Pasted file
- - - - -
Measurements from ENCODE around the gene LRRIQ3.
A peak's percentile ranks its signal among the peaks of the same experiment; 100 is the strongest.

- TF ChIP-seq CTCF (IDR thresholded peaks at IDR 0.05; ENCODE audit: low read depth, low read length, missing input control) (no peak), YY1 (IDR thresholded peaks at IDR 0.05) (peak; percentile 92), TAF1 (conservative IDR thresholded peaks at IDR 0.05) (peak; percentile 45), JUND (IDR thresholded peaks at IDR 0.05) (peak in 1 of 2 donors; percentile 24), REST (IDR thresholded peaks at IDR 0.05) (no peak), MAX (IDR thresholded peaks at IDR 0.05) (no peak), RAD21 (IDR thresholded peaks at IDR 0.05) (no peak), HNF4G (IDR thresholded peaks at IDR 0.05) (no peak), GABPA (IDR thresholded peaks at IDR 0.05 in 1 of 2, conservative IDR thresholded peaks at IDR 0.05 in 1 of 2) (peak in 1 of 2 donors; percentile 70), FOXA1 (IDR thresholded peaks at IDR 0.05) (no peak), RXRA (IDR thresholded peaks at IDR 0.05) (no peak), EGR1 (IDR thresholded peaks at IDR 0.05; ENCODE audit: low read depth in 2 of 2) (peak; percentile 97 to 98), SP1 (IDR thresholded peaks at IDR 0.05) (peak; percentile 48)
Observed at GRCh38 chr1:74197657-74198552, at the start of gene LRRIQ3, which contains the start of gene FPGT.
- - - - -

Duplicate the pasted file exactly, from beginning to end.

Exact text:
Measurements from ENCODE around the gene LRRIQ3.
A peak's percentile ranks its signal among the peaks of the same experiment; 100 is the strongest.

- TF ChIP-seq CTCF (IDR thresholded peaks at IDR 0.05; ENCODE audit: low read depth, low read length, missing input control) (no peak), YY1 (IDR thresholded peaks at IDR 0.05) (peak; percentile 92), TAF1 (conservative IDR thresholded peaks at IDR 0.05) (peak; percentile 45), JUND (IDR thresholded peaks at IDR 0.05) (peak in 1 of 2 donors; percentile 24), REST (IDR thresholded peaks at IDR 0.05) (no peak), MAX (IDR thresholded peaks at IDR 0.05) (no peak), RAD21 (IDR thresholded peaks at IDR 0.05) (no peak), HNF4G (IDR thresholded peaks at IDR 0.05) (no peak), GABPA (IDR thresholded peaks at IDR 0.05 in 1 of 2, conservative IDR thresholded peaks at IDR 0.05 in 1 of 2) (peak in 1 of 2 donors; percentile 70), FOXA1 (IDR thresholded peaks at IDR 0.05) (no peak), RXRA (IDR thresholded peaks at IDR 0.05) (no peak), EGR1 (IDR thresholded peaks at IDR 0.05; ENCODE audit: low read depth in 2 of 2) (peak; percentile 97 to 98), SP1 (IDR thresholded peaks at IDR 0.05) (peak; percentile 48)
Observed at GRCh38 chr1:74197657-74198552, at the start of gene LRRIQ3, which contains the start of gene FPGT.